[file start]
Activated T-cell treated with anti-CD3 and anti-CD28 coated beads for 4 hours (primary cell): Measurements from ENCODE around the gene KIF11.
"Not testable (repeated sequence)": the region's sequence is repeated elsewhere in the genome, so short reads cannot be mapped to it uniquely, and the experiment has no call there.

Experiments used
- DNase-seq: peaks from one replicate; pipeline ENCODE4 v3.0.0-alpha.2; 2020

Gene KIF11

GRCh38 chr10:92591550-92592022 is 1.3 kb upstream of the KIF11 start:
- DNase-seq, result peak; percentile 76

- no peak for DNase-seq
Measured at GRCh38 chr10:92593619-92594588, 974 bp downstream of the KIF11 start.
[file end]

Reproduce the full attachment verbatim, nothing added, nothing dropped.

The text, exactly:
Activated T-cell treated with anti-CD3 and anti-CD28 coated beads for 4 hours (primary cell): Measurements from ENCODE around the gene KIF11.
"Not testable (repeated sequence)": the region's sequence is repeated elsewhere in the genome, so short reads cannot be mapped to it uniquely, and the experiment has no call there.

Experiments used
- DNase-seq: peaks from one replicate; pipeline ENCODE4 v3.0.0-alpha.2; 2020

Gene KIF11

GRCh38 chr10:92591550-92592022 is 1.3 kb upstream of the KIF11 start:
- DNase-seq, result peak; percentile 76

- no peak for DNase-seq
Measured at GRCh38 chr10:92593619-92594588, 974 bp downstream of the KIF11 start.